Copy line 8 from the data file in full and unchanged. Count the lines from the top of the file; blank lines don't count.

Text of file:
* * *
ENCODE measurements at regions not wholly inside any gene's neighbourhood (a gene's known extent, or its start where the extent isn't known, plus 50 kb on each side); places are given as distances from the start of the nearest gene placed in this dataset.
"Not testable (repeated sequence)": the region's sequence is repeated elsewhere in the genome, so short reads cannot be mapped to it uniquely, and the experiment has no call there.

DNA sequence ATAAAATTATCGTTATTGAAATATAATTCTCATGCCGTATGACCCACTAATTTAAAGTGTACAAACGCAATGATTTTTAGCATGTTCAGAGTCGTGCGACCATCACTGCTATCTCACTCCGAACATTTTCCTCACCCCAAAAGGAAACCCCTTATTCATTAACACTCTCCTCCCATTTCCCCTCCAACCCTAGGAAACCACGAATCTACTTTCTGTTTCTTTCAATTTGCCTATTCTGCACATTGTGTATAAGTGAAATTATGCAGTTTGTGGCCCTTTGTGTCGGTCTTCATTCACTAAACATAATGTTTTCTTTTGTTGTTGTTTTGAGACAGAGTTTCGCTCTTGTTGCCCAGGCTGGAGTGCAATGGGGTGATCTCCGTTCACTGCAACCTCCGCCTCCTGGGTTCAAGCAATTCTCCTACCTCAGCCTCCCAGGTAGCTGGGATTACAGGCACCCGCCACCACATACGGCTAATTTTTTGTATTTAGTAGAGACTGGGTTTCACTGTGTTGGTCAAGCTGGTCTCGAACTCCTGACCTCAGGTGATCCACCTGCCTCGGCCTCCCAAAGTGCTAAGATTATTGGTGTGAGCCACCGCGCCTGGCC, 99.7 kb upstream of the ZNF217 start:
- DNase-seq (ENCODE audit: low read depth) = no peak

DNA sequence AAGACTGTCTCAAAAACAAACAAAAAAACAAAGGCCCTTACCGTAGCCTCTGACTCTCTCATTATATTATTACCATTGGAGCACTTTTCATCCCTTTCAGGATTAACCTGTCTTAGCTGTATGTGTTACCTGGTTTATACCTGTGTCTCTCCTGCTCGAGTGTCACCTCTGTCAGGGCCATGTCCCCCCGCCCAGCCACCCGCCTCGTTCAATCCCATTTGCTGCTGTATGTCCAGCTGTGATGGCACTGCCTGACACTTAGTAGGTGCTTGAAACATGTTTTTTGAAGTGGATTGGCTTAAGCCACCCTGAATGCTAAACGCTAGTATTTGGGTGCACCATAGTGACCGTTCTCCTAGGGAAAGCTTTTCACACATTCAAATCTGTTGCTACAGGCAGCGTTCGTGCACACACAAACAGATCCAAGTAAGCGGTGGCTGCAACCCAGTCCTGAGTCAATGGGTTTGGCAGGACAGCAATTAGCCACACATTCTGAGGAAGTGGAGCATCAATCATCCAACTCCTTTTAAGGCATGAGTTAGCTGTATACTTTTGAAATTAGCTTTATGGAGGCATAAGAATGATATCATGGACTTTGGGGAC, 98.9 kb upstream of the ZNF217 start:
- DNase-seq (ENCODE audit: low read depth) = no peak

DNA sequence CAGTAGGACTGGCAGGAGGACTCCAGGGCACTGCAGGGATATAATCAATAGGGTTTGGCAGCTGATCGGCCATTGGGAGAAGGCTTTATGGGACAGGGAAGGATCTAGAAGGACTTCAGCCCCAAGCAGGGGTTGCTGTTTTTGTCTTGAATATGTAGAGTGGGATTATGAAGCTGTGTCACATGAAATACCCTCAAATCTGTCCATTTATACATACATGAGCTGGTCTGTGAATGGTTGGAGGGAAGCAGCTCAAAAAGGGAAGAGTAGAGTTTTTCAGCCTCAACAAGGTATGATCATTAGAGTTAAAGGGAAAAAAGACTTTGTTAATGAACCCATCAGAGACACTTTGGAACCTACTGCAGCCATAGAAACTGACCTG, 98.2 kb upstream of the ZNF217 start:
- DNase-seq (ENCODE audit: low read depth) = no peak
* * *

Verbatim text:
- DNase-seq (ENCODE audit: low read depth) = no peak